In what would rank as probably the shortest Larry the Free Software Guy blog item in the history of, well, Larry the Free Software Guy (and the blog’s predecessor, Larry the Open Source Guy), here’s a classic Mark Terranova mash-up of Red Hat’s Karsten Wade — Obi-Wade Kenobi — and Larry the Free Jedi Guy.

May the fourth — I mean, force — reamin strong with you always.

FOSS Wars 2

This blog, and all other blogs by Larry the Free Software Guy, Larry the CrunchBang Guy and Larry Cafiero, are licensed under the Creative Commons Attribution-NonCommercial-NoDerivs CC BY-NC-ND license. In short, this license allows others to download this work and share it with others as long as they credit me as the author, but others can’t change it in any way or use it commercially.

(Larry Cafiero is one of the founders of the Lindependence Project and develops business software at Redwood Digital Research, a consultancy that provides FOSS solutions in the small business and home office environment.)

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Eliminate DRM!

This is Strata!

February 15, 2012 9 comments

There is only one word to describe the speed, style, and power of the ZaReason Strata 6880 laptop.

Damn!

First things first: This laptop is wide — a 15.6-inch-screen-wide-in-high-definition wide — and it is powerful, to the tune of the test model’s Intel i7 Quad-core with 8 threads running at 2 GHz. The 8GB of memory below the keyboard coupled with the Nvidia GTX 540M video card make this a well rounded machine for, well, just about anything. The width of the laptop — oh, it still fits on my lap because that itself is wide, too — allows the laptop to have a full keyboard that includes a number pad on the right.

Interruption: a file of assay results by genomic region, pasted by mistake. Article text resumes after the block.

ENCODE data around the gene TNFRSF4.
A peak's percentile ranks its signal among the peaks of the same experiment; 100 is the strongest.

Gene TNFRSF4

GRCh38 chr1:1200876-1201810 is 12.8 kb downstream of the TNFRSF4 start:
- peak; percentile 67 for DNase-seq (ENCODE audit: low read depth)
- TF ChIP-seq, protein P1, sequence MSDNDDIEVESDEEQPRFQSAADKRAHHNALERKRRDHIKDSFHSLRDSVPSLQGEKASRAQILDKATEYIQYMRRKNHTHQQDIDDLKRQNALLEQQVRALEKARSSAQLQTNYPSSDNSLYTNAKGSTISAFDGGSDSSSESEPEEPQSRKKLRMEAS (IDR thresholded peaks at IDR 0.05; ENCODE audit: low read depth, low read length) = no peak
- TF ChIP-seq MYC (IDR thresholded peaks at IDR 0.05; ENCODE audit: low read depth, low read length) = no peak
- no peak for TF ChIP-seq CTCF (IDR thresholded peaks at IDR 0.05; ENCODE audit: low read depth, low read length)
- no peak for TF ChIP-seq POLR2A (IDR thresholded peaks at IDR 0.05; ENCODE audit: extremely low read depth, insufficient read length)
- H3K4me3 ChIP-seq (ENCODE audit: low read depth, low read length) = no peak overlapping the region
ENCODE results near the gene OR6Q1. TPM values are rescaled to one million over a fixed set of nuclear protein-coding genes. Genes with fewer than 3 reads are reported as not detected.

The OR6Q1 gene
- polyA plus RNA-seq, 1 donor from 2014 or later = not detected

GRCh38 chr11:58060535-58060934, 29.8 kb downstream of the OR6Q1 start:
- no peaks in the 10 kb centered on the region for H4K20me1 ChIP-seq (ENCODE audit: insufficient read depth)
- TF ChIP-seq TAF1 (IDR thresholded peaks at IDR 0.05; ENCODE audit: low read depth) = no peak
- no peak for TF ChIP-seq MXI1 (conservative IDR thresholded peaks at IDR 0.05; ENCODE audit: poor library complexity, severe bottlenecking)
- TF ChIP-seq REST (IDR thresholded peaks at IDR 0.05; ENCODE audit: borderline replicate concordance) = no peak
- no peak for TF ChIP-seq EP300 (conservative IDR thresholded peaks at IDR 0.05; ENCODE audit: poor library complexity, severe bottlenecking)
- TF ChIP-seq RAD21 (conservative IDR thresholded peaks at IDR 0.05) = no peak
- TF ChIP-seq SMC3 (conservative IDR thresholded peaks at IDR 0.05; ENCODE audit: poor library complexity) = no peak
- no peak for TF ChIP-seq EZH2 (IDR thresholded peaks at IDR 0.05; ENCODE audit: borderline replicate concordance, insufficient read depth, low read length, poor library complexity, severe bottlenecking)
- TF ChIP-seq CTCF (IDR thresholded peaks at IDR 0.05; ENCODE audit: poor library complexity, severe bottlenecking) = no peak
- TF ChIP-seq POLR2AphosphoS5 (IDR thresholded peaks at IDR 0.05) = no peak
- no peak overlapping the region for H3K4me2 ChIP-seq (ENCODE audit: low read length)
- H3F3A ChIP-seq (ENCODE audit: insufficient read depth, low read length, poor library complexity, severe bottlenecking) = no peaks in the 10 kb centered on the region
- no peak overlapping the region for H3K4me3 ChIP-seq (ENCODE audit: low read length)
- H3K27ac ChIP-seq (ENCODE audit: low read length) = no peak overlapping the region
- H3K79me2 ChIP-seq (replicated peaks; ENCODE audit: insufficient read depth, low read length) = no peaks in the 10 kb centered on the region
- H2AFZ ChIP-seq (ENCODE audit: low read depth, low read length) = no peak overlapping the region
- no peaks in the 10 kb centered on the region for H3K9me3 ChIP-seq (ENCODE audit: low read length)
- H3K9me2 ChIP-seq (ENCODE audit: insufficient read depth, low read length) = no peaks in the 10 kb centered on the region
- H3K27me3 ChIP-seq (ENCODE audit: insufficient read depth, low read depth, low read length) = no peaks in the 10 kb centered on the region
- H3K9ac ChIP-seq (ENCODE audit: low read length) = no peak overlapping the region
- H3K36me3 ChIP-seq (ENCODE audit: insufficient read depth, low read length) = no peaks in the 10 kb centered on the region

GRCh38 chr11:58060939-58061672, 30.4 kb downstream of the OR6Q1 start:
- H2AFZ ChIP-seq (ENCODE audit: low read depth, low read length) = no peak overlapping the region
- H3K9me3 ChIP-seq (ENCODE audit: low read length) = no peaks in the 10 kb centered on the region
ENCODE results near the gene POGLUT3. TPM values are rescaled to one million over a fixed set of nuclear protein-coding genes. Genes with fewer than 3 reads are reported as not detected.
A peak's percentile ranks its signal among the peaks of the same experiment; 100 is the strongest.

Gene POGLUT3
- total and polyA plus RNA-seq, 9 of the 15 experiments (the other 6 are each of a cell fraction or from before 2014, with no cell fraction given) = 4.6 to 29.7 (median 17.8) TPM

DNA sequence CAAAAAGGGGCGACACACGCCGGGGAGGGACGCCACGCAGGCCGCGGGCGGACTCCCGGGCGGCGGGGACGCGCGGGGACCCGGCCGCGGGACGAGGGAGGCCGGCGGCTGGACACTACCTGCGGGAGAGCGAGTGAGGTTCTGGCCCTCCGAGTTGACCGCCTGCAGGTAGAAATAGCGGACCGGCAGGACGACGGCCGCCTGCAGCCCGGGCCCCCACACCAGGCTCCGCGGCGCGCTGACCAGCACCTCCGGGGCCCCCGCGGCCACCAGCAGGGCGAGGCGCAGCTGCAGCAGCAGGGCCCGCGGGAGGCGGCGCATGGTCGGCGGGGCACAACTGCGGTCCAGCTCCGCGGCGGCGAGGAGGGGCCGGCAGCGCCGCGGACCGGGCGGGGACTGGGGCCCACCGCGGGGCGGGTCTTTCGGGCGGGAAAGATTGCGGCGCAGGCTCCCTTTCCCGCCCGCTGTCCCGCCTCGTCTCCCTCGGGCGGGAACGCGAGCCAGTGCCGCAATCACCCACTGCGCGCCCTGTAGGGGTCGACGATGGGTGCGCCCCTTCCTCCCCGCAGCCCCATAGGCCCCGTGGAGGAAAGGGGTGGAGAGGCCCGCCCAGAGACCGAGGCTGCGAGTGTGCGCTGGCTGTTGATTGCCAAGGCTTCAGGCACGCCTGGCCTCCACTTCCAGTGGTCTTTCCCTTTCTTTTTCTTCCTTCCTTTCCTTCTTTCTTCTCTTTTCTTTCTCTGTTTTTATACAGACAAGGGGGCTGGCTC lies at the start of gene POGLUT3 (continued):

For something this fast and powerful, you should probably have a license of some sort — a pilot’s license comes immediately to mind.

As mentioned yesterday in my review of the ZaReason Alto 3880, my current ThinkPads come in the basic black. This laptop, too, comes in basic black, but it’s a shiny, slick black as opposed to a staid, utilitarian black favored by IBM and then Lenovo. In terms of black, if the ThinkPad makes you think of a limousine, the Strata 6880 in turn makes you think of the Batmobile.

Strata 6880’s strengths

Originally, I thought that for a laptop, this was kind of big — maybe wide would be a better word to describe it. Sure, I have a wide lap, as I mentioned before, but for something this size? Anyway, it only took an hour or two to become accustomed to the extra witdth in screen real estate — a bonus on a machine like this that’s so nimble and quick. Multiple windows are a snap here and there’s a lot less promoting and reducing when working on multiple projects simultaneously. And the screen: a crystal-clear LCD display with a 1980-by-1080 footprint shows whatever I choose to bring up with a clarity bordering on perfect. This comes in handy especially when watching DVDs or streaming video — which you can do while working on other things (why would you? I don’t know, but for the sake of testing this machine, the Strata 6880 handled everything I had thrown at it) . Not only does the streaming audio/video come across clear and uninterrupted while working on other things, the performance was nothing short of remarkable. I would imagine that most of the graphics performance would have to do with the Nvidia video card, that seems to handle things easily.